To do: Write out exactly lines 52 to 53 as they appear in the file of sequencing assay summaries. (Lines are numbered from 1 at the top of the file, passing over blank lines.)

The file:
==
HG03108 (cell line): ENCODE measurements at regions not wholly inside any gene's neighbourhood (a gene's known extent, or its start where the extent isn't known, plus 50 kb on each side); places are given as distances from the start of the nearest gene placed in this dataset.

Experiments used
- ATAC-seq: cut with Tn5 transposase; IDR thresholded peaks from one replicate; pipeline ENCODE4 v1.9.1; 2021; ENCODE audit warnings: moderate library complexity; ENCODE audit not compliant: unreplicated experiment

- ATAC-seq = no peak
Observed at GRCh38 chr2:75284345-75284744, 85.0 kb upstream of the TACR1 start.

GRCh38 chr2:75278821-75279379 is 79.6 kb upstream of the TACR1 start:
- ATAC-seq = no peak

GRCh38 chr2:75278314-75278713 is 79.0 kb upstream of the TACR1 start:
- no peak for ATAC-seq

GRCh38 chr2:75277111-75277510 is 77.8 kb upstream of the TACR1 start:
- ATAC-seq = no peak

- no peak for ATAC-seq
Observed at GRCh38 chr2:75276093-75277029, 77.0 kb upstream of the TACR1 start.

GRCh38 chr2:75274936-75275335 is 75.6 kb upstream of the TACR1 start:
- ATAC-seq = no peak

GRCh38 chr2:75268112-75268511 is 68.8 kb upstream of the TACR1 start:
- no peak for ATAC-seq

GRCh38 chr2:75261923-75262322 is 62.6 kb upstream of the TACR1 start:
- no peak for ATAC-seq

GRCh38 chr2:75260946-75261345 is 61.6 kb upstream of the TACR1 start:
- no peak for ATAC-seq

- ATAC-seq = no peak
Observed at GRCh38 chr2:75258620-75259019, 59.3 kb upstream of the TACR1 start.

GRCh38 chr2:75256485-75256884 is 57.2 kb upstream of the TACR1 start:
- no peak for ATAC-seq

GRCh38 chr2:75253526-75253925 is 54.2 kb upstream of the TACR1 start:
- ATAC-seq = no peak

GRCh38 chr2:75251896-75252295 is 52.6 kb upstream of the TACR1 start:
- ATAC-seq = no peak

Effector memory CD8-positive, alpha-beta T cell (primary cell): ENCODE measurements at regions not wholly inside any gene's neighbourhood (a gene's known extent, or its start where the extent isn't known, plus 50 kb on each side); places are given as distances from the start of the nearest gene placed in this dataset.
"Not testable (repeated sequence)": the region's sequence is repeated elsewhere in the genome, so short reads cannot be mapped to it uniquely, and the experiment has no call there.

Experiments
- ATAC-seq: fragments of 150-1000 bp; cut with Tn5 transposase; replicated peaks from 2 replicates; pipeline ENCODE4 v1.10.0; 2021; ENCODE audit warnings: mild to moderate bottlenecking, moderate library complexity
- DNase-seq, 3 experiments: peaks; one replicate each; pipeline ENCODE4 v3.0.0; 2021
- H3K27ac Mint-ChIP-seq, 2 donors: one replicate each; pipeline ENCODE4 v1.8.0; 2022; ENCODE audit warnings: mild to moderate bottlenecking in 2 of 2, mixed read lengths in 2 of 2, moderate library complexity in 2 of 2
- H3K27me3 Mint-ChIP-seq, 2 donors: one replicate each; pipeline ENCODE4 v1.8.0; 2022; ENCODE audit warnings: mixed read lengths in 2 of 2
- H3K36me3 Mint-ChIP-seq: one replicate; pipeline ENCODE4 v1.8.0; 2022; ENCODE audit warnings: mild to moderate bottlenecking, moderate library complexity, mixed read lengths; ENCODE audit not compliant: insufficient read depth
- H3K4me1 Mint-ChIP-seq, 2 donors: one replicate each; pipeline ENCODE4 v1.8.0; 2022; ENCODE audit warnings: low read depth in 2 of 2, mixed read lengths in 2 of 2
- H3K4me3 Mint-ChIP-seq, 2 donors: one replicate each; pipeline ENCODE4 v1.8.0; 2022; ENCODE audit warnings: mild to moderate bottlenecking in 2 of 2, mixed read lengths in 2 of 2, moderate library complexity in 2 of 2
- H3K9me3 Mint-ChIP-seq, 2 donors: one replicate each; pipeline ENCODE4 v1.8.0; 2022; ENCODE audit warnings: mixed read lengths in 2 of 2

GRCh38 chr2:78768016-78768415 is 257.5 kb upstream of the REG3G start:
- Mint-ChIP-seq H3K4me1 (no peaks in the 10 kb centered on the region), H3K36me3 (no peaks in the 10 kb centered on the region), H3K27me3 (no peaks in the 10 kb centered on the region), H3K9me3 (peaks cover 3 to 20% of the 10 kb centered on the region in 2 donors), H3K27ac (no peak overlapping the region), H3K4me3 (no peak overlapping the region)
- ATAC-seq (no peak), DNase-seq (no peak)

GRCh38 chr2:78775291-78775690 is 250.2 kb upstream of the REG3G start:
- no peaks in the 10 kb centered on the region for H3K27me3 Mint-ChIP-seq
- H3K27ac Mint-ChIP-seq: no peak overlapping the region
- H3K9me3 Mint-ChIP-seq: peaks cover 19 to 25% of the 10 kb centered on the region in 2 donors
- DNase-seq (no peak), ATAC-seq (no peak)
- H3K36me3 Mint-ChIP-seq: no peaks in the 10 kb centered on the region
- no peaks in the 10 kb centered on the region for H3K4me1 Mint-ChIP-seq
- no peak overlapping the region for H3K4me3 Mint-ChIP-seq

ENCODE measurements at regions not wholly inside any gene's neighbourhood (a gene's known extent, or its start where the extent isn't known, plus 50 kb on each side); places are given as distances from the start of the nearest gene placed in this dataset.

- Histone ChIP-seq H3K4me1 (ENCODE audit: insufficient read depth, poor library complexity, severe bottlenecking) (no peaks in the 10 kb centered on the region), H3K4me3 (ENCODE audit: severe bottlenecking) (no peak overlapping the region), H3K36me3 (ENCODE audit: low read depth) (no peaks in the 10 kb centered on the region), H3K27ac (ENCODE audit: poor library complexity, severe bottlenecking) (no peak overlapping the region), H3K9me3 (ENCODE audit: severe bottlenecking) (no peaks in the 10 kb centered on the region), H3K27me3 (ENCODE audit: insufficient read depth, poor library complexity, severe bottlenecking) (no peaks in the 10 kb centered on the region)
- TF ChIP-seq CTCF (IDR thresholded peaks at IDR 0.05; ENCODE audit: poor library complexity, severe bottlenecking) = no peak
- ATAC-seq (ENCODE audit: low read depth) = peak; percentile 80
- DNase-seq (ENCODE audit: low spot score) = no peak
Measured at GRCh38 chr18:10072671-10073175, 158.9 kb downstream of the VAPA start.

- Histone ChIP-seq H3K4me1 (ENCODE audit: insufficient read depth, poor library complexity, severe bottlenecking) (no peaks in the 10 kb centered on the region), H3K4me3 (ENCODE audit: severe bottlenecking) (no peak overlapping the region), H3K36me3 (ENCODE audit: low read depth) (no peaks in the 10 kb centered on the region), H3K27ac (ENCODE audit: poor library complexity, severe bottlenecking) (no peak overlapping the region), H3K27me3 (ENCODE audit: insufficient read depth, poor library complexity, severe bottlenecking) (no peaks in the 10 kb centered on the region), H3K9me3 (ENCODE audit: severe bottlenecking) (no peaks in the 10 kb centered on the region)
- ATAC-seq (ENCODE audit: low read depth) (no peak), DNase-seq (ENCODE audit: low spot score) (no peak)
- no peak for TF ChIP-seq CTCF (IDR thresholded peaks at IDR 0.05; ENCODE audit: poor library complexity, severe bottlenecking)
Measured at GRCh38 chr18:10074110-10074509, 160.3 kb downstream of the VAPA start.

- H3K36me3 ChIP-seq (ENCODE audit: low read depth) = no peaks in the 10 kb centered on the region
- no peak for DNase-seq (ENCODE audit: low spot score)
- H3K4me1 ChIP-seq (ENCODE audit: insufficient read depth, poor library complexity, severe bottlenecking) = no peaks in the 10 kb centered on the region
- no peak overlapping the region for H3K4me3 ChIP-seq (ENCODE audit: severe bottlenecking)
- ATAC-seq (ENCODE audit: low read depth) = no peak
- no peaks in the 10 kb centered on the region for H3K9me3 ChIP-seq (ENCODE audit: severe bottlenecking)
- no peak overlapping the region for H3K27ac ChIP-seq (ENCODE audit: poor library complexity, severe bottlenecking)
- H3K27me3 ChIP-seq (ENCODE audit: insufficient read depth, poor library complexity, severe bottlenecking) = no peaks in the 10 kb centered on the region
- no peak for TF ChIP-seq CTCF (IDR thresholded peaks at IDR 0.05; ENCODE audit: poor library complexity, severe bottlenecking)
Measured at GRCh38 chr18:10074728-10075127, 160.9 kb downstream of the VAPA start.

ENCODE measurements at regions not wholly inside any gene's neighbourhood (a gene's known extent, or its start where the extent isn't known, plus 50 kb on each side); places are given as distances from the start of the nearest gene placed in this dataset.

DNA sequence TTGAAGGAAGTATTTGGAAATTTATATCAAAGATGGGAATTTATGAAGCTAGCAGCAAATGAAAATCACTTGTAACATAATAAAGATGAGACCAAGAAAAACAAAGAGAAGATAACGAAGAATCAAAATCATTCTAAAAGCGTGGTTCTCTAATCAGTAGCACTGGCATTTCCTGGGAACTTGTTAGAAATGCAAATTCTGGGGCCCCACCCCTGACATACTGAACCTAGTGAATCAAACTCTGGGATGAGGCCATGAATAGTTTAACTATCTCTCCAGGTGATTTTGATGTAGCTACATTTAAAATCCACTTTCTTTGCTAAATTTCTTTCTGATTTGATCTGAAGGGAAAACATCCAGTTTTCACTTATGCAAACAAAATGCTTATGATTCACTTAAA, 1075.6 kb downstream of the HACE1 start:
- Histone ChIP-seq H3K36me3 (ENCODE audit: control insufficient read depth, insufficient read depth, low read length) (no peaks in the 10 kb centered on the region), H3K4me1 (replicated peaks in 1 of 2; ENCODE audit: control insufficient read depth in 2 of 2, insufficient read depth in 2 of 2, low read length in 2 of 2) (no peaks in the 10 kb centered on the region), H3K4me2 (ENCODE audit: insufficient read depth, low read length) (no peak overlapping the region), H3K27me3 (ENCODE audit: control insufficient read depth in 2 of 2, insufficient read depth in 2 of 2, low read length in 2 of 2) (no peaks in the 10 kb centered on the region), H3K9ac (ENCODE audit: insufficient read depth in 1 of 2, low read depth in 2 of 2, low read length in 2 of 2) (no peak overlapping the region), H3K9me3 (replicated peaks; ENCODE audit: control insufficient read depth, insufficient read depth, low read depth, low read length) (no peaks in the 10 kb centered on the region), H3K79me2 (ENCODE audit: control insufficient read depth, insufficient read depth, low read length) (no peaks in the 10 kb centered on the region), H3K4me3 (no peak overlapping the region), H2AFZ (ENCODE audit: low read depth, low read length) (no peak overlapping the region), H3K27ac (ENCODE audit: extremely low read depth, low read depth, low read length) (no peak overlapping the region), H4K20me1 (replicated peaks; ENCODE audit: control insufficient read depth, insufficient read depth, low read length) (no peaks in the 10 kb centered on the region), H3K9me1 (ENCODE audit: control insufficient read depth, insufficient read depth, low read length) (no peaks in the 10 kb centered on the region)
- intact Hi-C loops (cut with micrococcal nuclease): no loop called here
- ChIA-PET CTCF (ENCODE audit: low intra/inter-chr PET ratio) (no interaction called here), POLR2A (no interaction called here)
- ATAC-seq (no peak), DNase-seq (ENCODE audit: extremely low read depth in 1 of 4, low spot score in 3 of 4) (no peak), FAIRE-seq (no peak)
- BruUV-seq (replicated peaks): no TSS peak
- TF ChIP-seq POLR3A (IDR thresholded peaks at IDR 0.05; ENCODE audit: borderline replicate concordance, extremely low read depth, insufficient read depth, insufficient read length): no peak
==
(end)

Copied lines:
ENCODE measurements at regions not wholly inside any gene's neighbourhood (a gene's known extent, or its start where the extent isn't known, plus 50 kb on each side); places are given as distances from the start of the nearest gene placed in this dataset.

- Histone ChIP-seq H3K4me1 (ENCODE audit: insufficient read depth, poor library complexity, severe bottlenecking) (no peaks in the 10 kb centered on the region), H3K4me3 (ENCODE audit: severe bottlenecking) (no peak overlapping the region), H3K36me3 (ENCODE audit: low read depth) (no peaks in the 10 kb centered on the region), H3K27ac (ENCODE audit: poor library complexity, severe bottlenecking) (no peak overlapping the region), H3K9me3 (ENCODE audit: severe bottlenecking) (no peaks in the 10 kb centered on the region), H3K27me3 (ENCODE audit: insufficient read depth, poor library complexity, severe bottlenecking) (no peaks in the 10 kb centered on the region)